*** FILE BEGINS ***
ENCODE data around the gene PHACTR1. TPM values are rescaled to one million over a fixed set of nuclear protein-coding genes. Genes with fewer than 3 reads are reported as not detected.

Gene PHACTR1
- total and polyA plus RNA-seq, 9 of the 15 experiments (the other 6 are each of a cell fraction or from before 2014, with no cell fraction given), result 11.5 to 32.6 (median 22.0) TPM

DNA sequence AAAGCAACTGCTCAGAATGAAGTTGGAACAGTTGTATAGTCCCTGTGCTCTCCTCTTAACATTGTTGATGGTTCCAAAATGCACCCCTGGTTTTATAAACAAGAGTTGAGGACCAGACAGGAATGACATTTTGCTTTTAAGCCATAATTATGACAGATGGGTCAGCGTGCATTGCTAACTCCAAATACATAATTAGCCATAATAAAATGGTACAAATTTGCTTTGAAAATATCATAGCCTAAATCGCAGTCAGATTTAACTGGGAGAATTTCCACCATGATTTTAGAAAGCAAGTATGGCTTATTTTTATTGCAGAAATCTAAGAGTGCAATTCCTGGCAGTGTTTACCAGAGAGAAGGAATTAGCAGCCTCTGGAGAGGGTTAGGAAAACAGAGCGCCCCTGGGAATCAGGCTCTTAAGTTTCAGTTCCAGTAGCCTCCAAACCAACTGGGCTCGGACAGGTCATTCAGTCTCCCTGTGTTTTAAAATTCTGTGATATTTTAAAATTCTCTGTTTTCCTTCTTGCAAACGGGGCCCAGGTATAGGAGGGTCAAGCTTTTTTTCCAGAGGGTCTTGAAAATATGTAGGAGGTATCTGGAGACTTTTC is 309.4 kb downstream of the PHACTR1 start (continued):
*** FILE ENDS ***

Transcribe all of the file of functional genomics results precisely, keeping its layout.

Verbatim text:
ENCODE data around the gene PHACTR1. TPM values are rescaled to one million over a fixed set of nuclear protein-coding genes. Genes with fewer than 3 reads are reported as not detected.

Gene PHACTR1
- total and polyA plus RNA-seq, 9 of the 15 experiments (the other 6 are each of a cell fraction or from before 2014, with no cell fraction given), result 11.5 to 32.6 (median 22.0) TPM

DNA sequence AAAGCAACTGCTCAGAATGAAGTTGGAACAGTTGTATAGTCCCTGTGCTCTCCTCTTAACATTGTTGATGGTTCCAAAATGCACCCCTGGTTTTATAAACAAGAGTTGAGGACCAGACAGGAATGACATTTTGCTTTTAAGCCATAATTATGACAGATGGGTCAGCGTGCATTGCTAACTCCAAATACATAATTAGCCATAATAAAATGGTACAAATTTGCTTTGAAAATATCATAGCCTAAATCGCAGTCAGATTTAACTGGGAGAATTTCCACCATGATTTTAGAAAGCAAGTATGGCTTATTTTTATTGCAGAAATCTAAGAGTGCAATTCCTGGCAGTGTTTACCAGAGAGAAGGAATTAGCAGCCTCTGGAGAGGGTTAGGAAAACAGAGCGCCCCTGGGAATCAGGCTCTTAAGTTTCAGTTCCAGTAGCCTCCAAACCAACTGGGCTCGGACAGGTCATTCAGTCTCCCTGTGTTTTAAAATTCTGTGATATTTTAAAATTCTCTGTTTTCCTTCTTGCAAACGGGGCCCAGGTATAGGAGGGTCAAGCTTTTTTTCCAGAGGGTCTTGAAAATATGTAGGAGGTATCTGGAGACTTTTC is 309.4 kb downstream of the PHACTR1 start (continued):